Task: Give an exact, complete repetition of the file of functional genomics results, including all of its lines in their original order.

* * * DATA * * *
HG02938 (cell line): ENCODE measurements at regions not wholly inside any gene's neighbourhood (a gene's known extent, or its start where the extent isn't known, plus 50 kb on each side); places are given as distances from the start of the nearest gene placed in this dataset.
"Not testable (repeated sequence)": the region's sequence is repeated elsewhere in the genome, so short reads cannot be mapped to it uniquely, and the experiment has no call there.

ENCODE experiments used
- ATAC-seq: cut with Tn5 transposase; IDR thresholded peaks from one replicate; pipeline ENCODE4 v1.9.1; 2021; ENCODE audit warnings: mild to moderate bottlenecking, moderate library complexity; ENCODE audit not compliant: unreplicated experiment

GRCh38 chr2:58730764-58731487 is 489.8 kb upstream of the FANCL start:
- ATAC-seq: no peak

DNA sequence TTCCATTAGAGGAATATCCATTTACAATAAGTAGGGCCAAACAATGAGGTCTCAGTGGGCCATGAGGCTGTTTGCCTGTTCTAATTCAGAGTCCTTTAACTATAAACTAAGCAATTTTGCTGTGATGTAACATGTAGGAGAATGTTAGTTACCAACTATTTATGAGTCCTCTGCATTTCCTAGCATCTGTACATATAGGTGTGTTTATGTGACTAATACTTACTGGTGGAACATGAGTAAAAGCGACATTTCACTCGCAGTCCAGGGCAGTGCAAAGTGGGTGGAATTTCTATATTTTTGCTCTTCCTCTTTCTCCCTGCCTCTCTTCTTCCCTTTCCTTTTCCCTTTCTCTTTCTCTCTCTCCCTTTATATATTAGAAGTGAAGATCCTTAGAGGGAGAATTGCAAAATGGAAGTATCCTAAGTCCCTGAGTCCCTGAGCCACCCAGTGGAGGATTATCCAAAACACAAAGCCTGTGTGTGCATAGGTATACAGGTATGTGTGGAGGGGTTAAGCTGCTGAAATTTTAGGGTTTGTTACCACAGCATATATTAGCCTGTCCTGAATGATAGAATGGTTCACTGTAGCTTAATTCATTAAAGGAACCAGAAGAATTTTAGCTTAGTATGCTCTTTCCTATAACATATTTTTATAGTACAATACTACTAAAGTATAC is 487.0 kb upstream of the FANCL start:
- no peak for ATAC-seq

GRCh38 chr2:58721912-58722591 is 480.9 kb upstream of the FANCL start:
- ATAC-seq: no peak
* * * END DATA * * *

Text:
HG02938 (cell line): ENCODE measurements at regions not wholly inside any gene's neighbourhood (a gene's known extent, or its start where the extent isn't known, plus 50 kb on each side); places are given as distances from the start of the nearest gene placed in this dataset.
"Not testable (repeated sequence)": the region's sequence is repeated elsewhere in the genome, so short reads cannot be mapped to it uniquely, and the experiment has no call there.

ENCODE experiments used
- ATAC-seq: cut with Tn5 transposase; IDR thresholded peaks from one replicate; pipeline ENCODE4 v1.9.1; 2021; ENCODE audit warnings: mild to moderate bottlenecking, moderate library complexity; ENCODE audit not compliant: unreplicated experiment

GRCh38 chr2:58730764-58731487 is 489.8 kb upstream of the FANCL start:
- ATAC-seq: no peak

DNA sequence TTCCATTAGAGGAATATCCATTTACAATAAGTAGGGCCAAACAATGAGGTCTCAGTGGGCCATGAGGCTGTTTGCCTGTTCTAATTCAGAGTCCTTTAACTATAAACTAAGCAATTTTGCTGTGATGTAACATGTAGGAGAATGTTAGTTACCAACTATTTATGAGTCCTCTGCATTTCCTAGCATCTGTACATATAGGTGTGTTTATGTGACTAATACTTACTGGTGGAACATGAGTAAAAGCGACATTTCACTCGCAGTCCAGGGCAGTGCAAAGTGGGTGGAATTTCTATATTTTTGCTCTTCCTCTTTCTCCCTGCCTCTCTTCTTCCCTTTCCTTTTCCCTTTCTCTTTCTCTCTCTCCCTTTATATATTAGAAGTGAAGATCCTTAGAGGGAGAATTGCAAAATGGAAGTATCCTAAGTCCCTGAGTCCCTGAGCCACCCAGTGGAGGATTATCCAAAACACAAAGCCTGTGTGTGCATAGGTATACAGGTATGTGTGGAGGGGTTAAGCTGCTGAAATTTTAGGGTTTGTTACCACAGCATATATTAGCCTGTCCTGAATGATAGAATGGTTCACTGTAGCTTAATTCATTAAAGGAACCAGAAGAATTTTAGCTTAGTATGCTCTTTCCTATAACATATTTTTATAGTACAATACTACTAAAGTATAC is 487.0 kb upstream of the FANCL start:
- no peak for ATAC-seq

GRCh38 chr2:58721912-58722591 is 480.9 kb upstream of the FANCL start:
- ATAC-seq: no peak